On Monday the news broke that Ahold, the Dutch-based supermarket giant, had admitted that it overstated its profits by at least $500m (£317m), sparking fears of an Enron-type disaster in Europe.
This was not good news for the government. At the same time as the story broke, Melanie Johnson was flying off to the US to urge the Securities & Exchange Commission to ensure that UK audit firms are not subject to regulation by the new US accounting watchdog.
On the practice front, after almost a year and a half of promises, the Chartered Institute of Management Accountants finally held its first open disciplinary hearings.
Tuesday it was revealed that 900,000 tax payers failed to meet the 31 January self assessment deadline.
And chancellor Gordon Brown was reported as saying he wants to postpone his Spring Budget in the hope the pending Iraq war is over before he has to deliver it.
Wednesday saw a Labour dominated committee of MPs brand Customs and Excise as one of the worst offenders in providing information to the Ombudsman, as it launched a bitter attack on government IT system failures.
Our central news team reported that workers who help themselves to software, computer hardware and other office equipment are costing UK small businesses £1.2bn a year, according to new research.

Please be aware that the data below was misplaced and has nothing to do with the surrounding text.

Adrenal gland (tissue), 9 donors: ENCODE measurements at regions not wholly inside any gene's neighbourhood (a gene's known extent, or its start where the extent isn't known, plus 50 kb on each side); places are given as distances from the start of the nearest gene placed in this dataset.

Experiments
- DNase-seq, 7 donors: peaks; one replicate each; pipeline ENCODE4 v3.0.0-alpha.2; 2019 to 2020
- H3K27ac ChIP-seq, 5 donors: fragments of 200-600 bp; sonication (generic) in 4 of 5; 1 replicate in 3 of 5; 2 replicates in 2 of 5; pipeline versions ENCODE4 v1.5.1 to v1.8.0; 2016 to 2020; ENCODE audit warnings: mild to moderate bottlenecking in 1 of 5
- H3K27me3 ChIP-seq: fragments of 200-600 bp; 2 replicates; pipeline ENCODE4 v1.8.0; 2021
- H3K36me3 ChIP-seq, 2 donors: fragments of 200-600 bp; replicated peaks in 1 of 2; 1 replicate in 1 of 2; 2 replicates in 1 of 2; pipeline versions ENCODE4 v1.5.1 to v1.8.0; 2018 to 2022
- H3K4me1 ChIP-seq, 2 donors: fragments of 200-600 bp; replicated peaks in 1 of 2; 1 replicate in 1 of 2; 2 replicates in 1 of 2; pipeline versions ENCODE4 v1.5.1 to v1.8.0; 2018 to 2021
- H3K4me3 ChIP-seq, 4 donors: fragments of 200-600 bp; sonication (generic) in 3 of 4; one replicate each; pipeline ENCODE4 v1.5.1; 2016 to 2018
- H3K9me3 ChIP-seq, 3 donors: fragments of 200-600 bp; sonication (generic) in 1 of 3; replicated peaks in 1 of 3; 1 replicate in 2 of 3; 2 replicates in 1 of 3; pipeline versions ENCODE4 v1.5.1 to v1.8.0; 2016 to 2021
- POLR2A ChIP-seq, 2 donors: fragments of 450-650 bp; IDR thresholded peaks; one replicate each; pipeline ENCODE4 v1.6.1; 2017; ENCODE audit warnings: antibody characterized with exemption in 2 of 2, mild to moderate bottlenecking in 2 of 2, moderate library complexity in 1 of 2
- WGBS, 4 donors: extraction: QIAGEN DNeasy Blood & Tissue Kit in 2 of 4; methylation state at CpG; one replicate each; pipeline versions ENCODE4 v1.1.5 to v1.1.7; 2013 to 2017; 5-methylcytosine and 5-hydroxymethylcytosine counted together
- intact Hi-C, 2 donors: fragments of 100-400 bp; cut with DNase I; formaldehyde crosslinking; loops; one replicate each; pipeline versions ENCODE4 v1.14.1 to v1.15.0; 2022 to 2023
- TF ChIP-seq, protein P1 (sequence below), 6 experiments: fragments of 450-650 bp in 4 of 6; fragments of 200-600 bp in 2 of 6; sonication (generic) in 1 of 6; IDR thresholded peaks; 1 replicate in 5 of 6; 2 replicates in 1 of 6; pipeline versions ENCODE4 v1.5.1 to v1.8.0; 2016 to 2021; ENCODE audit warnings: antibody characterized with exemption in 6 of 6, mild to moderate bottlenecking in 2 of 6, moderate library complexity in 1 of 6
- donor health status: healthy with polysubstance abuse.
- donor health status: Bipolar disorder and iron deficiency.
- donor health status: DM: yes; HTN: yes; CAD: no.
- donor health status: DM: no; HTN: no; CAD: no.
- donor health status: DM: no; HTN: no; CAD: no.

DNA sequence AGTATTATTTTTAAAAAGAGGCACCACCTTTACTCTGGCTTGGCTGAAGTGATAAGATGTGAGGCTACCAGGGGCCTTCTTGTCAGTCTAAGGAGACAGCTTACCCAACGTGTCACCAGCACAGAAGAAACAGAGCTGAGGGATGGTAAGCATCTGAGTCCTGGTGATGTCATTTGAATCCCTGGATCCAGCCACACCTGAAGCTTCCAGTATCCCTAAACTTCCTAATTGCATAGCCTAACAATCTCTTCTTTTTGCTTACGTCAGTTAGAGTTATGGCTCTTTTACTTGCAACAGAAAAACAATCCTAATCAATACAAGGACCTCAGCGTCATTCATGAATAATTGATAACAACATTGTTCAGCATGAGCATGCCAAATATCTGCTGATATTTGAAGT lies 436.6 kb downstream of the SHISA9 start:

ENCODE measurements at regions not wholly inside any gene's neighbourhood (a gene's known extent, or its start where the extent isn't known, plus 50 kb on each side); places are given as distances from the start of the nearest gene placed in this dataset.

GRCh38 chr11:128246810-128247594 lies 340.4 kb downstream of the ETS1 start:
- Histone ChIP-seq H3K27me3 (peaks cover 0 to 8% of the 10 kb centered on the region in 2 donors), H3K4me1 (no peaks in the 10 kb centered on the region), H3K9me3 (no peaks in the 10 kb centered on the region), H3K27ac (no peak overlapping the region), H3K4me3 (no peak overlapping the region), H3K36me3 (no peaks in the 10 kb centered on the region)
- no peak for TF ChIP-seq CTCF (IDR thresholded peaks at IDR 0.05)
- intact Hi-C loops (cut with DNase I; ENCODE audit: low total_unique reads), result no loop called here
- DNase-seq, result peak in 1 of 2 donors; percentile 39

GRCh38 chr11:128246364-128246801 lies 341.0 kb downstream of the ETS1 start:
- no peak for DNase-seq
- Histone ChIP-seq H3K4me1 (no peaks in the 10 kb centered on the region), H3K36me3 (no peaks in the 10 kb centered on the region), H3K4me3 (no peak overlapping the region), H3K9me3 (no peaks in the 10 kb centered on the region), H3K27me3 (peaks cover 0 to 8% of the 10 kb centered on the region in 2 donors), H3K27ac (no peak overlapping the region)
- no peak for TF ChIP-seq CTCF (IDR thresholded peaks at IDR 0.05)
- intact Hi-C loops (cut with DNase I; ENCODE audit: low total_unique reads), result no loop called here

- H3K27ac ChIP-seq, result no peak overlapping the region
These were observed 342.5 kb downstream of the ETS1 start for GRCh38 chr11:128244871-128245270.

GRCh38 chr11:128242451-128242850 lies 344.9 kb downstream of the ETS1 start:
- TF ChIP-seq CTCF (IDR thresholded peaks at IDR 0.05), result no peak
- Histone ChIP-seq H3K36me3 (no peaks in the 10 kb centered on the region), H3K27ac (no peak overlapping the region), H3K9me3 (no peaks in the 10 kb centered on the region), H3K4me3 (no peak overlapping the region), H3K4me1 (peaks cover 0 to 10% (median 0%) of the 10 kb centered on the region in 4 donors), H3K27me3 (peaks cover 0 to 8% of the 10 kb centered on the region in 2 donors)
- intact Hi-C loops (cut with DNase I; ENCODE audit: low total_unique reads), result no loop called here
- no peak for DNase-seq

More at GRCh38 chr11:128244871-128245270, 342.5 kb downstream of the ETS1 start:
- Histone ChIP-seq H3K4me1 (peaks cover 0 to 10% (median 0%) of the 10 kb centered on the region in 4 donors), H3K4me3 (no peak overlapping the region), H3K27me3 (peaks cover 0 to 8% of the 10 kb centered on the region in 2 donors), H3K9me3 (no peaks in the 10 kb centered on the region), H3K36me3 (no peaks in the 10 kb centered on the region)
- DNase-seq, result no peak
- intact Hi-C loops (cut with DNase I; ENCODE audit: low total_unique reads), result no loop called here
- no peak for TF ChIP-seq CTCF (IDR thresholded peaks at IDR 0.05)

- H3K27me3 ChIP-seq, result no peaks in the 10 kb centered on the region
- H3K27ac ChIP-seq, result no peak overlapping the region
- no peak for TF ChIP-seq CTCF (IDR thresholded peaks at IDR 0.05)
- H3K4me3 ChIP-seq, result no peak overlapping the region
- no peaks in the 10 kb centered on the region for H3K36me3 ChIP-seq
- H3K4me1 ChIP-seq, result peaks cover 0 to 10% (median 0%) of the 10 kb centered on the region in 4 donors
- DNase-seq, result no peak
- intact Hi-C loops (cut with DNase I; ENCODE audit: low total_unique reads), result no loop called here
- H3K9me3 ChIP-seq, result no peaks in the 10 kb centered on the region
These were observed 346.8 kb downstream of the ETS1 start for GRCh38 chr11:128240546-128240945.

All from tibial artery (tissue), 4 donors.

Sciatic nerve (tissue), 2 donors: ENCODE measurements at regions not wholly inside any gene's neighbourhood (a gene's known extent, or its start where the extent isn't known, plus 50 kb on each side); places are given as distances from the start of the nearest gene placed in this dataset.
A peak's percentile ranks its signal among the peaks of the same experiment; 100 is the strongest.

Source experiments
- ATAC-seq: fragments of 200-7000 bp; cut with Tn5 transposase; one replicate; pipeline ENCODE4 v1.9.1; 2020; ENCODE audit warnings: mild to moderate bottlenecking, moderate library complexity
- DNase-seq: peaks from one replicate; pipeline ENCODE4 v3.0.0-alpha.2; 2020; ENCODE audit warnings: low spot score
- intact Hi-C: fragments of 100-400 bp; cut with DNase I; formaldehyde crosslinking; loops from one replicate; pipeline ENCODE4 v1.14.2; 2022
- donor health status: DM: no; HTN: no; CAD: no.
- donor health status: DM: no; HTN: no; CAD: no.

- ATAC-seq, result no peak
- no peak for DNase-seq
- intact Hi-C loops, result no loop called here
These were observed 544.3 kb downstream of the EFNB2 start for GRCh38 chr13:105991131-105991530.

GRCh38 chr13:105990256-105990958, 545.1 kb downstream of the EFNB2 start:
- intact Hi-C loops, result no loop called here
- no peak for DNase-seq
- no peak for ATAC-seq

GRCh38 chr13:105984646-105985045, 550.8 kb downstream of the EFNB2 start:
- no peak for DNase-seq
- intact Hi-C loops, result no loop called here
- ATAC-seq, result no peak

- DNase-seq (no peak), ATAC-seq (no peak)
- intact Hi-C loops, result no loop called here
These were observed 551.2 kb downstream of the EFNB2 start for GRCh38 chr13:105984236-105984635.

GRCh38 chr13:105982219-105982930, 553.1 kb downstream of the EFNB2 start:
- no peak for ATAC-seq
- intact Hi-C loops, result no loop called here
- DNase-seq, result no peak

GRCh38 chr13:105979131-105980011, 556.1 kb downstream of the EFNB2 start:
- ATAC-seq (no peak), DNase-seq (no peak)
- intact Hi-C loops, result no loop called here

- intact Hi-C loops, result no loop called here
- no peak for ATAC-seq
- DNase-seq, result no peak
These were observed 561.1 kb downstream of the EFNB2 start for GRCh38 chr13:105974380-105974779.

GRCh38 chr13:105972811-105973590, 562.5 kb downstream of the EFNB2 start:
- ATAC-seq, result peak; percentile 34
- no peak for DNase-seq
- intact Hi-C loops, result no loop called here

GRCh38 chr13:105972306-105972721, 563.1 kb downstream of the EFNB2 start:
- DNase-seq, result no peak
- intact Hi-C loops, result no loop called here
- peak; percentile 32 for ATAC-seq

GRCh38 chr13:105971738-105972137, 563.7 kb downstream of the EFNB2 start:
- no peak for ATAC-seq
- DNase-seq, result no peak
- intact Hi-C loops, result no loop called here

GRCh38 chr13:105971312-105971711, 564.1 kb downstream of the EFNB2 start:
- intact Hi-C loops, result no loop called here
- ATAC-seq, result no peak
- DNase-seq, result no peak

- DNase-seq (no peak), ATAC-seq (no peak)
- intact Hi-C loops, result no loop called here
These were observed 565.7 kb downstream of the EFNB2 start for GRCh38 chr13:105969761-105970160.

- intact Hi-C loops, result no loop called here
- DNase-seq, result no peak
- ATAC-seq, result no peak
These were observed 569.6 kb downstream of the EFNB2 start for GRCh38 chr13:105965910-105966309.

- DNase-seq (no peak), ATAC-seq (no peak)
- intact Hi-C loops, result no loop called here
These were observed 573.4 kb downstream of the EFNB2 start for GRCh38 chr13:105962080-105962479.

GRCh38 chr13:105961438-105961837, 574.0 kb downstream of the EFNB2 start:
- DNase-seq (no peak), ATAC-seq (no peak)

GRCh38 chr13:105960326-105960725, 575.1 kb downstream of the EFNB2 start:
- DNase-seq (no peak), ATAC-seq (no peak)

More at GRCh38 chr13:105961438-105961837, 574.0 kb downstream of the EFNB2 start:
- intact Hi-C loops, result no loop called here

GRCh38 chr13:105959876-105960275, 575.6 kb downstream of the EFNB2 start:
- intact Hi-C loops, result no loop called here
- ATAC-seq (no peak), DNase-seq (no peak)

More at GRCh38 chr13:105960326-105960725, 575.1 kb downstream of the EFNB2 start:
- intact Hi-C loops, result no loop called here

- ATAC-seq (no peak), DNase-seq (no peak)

On Thursday, we exclusively revealed that opposition among finance directors to UK membership of the euro is mounting, barely a year after the single currency was launched.
Also on the day, the Dutch equivalent of the ICAEW refuted a report by the Financial Times that it intends to look at Deloitte & Touche’s audit work at Dutch super grocer Ahold, after a $500m hole in the accounts was uncovered.
Friday saw a landmark court battle begin, as a former policeman took on the Inland Revenue in the High Court over the controversial tax law, IR35, with the backing of the Professional Contractors’ Group.
And, surprise surprise, the week rounded off with more criticism for the beleagured Inland Revenue, as it was told to shore up its efforts to tackle the threat of tax fraud by increasing prosecution levels and educating the public.